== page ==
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Take Control of Safari 6
Become a Web-browsing wizard by learning all that Safari can do for you.
Sure, nearly anyone can get around well enough on the Web in Safari. But Apple has been improving Safari for years, and it has a treasure trove of features that most people never notice. No one ferrets out those features—and their shortcuts—better than Sharon Zardetto. She wrote this ebook to help you use Safari faster, smarter, and better than ever before.
You'll start your advanced Safari education by customizing your environment, especially its toolbar, bookmarks, and top sites. Then you'll explore key browsing techniques, including how to access sites you've visited in the past quickly, load multiple Web pages at once, and sync open tabs among your Apple devices. You'll also find advice on how to go beyond the basics for searching both the Web in general and any page you're viewing, fill out forms, automatically, manage stored passwords, keep pages around to read later, and discover the most worthwhile extensions that expand Safari's feature set.
What about compatibility? Safari 6 runs in 10.7 Lion and 10.8 Mountain Lion, but its feature set is slightly restricted in Lion, and Sharon points out the differences. For 10.6 Snow Leopard or 10.5 Leopard, read Take Control of Safari 5.
Specifically, you'll learn how to:
iPad & Kindle
About the Author
Sharon Zardetto has been writing about the Macintosh professionally since 1984, including nearly a thousand articles in Macintosh magazines and over 20 books. She's best known for writing several editions of The Macintosh Bible, along with The Mac Almanac.
Reviews of Previous Editions
Table of Contents
Read Me First
This book shows you how to make the most of Safari 6, a deceptively powerful Web browser with features you may have never even tried. The book was written by Sharon Zardetto, edited by Tonya Engst, and published by TidBITS Publishing Inc.
Why do you need a book about Safari? You’ve probably been using Safari for quite a while, and you’re doing just fine.
But you don’t have to settle for “fine.” In all likelihood, Safari does far more than you’ve been asking it to, and those things you have been doing with it you can do more quickly, elegantly, and efficiently when you know Safari’s ins and outs. I can vouch for that because back when Safari 4’s beta version was released, I vowed to finally, finally, explore Safari thoroughly, in order to find the best way to organize bookmarks, learn about tab options instead of using them solely in the most obvious way—oh, and deal with the pesky issue of having dismissed the offer to save a password for a site and never again being asked to do so. Ever since then, I jump on Safari’s newest releases to explore its changes.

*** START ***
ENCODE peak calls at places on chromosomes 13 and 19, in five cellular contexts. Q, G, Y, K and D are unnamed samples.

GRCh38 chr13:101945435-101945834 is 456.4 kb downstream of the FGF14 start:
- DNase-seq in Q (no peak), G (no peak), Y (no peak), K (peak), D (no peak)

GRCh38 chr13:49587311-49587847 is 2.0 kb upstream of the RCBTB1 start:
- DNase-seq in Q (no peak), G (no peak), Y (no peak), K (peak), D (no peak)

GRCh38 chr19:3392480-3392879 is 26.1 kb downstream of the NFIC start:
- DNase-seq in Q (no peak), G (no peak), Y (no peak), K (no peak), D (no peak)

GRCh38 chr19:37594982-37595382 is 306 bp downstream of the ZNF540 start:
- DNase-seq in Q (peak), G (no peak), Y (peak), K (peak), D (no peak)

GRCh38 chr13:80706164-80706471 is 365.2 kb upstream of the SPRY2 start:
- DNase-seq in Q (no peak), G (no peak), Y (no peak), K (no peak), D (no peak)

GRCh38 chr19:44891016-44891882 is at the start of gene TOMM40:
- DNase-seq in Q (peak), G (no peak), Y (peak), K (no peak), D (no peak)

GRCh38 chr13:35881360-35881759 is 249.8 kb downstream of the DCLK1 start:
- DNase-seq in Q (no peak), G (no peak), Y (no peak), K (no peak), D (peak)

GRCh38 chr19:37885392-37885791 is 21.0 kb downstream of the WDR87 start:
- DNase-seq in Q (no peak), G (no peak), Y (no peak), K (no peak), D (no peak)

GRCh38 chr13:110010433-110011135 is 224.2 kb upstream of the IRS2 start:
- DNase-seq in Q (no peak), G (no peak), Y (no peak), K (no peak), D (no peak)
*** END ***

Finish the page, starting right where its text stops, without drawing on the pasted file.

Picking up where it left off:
Because I devote so much time to this, you don’t have to. You won’t have to learn bits and pieces from various sources, experiment on your own, or click your way through the not-exceptionally-helpful Help system to put together disconnected bits of information.
No matter how you use Safari—for lightweight general surfing or middleweight targeted browsing with (a probably disorganized pile of) bookmarks—this book will take you to the heavyweight division, with toned tabs, a buffed bookmarks bar, ad-free main-article reading, read-it-later-offline storage, and more.
The material in this book is the least linear of any Mac book I’ve ever written: there are few interdependencies among the topics, so you can start with any one that piques your interest or is likely to answer the burning questions you have about using Safari—whether they’re of long-standing duration or specifically about Safari 6. Luckily, ebook links lend themselves to just that sort of approach!